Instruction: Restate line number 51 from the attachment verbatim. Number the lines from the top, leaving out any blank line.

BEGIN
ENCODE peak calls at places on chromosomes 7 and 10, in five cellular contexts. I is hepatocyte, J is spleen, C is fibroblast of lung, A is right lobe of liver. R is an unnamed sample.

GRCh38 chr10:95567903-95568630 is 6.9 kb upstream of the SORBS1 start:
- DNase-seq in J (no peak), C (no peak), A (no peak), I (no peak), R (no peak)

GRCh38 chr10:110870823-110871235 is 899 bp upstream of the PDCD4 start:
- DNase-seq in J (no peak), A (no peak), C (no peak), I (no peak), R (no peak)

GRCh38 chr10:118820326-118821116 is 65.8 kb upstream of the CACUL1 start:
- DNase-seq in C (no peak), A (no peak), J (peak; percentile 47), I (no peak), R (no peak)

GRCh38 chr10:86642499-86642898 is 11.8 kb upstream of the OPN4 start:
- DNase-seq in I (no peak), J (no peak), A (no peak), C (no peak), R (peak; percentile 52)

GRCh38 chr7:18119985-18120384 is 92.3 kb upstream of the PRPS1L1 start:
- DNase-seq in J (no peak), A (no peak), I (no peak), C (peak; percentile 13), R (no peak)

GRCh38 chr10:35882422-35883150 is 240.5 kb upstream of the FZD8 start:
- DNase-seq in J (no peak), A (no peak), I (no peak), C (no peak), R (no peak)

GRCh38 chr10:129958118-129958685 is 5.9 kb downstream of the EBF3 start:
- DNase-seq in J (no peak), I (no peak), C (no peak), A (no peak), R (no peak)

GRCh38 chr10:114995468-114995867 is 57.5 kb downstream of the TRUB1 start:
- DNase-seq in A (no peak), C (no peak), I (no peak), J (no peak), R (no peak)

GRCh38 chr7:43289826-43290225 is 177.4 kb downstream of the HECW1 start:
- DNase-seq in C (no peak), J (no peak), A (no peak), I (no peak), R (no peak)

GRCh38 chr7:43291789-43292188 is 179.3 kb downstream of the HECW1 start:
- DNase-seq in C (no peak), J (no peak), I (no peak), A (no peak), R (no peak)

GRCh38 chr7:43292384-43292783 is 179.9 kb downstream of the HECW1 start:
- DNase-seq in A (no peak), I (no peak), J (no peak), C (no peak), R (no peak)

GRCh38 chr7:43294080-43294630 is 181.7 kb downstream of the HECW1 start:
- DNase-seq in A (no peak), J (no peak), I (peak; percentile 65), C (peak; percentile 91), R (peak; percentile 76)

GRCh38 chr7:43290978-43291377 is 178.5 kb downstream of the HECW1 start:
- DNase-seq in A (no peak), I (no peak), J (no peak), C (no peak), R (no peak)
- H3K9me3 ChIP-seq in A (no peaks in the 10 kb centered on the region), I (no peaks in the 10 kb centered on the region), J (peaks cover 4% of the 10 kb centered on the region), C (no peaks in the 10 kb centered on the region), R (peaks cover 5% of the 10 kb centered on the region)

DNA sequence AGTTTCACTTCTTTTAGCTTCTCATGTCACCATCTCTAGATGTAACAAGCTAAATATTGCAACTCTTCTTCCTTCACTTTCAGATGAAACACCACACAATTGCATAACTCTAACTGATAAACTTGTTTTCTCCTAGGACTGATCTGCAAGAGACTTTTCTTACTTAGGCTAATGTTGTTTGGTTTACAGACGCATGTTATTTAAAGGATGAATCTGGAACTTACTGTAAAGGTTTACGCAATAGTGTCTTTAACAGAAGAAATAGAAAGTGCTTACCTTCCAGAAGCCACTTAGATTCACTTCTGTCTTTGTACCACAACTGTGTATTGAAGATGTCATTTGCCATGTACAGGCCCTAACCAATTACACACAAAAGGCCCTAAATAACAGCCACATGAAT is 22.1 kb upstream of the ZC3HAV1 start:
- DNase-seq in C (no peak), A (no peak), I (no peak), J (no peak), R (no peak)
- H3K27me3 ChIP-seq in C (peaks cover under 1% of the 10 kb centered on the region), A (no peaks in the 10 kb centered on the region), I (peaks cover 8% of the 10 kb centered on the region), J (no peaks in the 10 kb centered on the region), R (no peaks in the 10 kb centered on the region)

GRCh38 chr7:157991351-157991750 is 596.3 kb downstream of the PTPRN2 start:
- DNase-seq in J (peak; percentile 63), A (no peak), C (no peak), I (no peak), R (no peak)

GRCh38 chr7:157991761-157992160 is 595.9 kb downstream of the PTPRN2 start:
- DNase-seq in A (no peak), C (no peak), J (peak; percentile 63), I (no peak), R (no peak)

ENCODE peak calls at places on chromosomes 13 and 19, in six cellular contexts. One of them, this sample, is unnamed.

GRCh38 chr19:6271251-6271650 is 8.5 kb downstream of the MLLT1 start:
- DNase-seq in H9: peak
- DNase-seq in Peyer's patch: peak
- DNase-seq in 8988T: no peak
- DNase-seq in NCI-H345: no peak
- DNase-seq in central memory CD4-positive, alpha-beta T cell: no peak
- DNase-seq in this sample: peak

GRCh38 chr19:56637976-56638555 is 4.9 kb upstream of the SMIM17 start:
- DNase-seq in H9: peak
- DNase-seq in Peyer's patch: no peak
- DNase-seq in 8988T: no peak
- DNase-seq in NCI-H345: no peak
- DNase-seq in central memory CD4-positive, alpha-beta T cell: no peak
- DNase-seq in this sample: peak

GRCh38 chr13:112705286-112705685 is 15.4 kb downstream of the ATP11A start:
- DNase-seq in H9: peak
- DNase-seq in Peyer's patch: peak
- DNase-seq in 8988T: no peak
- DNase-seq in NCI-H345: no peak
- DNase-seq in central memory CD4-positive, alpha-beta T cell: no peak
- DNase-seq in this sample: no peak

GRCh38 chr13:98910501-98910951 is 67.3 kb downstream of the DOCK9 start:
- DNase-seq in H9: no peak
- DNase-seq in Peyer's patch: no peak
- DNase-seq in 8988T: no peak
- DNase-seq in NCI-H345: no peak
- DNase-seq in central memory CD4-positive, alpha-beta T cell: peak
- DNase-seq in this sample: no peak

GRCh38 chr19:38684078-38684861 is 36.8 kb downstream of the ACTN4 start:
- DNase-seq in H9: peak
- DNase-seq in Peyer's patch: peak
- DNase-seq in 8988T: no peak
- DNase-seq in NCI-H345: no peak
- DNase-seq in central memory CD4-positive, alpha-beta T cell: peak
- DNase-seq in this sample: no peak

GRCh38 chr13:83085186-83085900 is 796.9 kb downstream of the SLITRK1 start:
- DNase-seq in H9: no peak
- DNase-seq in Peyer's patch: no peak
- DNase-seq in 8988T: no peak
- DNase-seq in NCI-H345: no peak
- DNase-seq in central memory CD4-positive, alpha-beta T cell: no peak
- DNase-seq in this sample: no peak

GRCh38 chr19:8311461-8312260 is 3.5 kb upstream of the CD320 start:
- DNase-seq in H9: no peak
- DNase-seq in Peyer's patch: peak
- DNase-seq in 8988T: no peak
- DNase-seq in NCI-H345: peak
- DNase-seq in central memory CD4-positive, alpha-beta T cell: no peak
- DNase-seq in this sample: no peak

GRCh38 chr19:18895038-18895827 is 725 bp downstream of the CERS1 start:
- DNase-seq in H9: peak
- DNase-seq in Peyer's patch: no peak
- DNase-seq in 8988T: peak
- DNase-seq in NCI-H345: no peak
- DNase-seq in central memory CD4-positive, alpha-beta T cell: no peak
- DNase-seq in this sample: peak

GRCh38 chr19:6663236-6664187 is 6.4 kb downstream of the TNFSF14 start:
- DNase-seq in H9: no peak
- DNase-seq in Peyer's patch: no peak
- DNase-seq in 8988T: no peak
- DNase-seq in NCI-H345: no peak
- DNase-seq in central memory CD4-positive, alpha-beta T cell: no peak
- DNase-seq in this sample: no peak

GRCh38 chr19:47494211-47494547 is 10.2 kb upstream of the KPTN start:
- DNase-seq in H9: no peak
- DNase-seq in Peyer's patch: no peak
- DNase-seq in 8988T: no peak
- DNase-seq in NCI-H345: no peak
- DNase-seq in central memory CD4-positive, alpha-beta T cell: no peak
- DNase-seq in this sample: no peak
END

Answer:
GRCh38 chr13:112705286-112705685 is 15.4 kb downstream of the ATP11A start: